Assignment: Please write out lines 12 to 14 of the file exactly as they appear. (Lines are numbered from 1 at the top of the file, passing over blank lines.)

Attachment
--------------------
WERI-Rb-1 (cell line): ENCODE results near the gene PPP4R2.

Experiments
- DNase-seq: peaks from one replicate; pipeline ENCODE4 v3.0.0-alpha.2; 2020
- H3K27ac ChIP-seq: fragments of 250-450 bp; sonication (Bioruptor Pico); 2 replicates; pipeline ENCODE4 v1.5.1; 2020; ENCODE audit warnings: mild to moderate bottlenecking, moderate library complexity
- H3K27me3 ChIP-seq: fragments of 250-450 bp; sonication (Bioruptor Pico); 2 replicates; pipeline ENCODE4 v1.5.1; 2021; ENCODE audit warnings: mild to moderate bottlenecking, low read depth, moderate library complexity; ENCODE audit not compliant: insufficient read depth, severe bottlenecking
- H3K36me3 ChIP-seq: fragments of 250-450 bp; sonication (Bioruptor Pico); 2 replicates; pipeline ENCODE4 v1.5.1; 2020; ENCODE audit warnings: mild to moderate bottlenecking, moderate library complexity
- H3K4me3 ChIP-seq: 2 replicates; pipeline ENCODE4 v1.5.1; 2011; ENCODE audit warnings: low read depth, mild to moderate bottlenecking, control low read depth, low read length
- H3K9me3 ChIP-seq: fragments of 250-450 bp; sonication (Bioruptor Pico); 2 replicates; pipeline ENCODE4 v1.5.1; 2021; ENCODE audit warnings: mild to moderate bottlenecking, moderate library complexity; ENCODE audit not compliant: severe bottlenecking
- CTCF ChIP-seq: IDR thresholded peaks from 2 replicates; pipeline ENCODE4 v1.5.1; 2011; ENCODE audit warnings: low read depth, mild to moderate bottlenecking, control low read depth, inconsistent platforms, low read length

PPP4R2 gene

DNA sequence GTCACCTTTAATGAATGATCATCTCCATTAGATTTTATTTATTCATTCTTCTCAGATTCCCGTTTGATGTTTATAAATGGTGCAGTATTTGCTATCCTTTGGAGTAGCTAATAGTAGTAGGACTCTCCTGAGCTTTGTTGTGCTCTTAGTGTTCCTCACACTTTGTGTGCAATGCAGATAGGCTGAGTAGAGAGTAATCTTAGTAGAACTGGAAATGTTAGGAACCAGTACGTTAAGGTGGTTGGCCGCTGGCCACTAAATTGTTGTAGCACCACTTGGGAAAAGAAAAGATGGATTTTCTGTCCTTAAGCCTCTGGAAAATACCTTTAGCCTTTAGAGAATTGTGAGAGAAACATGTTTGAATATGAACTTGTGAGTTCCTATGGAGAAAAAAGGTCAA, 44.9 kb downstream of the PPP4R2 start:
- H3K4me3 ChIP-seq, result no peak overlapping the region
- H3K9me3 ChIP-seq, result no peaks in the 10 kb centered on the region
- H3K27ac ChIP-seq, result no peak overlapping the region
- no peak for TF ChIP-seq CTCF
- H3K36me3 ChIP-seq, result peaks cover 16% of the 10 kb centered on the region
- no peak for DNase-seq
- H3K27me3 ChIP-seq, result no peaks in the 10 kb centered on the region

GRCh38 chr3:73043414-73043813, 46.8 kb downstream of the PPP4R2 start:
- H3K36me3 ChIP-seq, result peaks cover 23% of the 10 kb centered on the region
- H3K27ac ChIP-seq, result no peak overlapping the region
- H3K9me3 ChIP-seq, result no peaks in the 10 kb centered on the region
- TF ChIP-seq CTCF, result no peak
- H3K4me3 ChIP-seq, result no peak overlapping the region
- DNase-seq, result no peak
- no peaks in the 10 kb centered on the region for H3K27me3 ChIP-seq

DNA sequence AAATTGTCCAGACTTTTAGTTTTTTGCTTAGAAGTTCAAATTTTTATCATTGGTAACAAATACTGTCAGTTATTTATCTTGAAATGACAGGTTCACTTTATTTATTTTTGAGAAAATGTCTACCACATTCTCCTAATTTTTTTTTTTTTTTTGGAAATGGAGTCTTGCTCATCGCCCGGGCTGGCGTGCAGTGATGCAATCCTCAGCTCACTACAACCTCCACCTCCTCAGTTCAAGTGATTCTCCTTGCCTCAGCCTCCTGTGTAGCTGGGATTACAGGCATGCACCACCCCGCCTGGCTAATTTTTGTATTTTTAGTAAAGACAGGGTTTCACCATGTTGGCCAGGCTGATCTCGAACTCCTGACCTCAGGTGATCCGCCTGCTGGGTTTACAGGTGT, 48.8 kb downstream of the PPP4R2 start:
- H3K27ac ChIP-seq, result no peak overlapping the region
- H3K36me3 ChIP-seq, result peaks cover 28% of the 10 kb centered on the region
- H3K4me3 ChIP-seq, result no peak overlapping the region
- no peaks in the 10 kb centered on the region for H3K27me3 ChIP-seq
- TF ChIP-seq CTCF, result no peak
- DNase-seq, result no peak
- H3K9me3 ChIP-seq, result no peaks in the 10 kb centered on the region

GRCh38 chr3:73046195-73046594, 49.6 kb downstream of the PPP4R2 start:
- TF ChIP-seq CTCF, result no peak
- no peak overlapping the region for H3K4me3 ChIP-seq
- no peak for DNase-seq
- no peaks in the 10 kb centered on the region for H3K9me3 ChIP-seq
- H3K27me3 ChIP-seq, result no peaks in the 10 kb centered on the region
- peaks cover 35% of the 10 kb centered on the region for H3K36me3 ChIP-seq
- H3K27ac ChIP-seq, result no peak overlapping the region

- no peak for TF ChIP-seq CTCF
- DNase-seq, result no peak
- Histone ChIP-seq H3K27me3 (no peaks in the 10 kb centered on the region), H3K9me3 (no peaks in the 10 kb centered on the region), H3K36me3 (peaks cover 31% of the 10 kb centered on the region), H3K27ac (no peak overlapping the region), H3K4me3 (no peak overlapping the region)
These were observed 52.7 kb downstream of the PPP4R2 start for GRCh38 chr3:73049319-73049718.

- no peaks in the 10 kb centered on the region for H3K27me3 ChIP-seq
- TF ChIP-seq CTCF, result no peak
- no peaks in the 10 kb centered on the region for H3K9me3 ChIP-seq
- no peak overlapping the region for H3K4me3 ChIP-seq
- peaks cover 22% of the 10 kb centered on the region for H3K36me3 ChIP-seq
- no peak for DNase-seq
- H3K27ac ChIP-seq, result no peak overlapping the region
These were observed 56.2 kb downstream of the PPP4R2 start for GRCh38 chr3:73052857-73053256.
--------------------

- H3K4me3 ChIP-seq, result no peak overlapping the region
- H3K9me3 ChIP-seq, result no peaks in the 10 kb centered on the region
- H3K27ac ChIP-seq, result no peak overlapping the region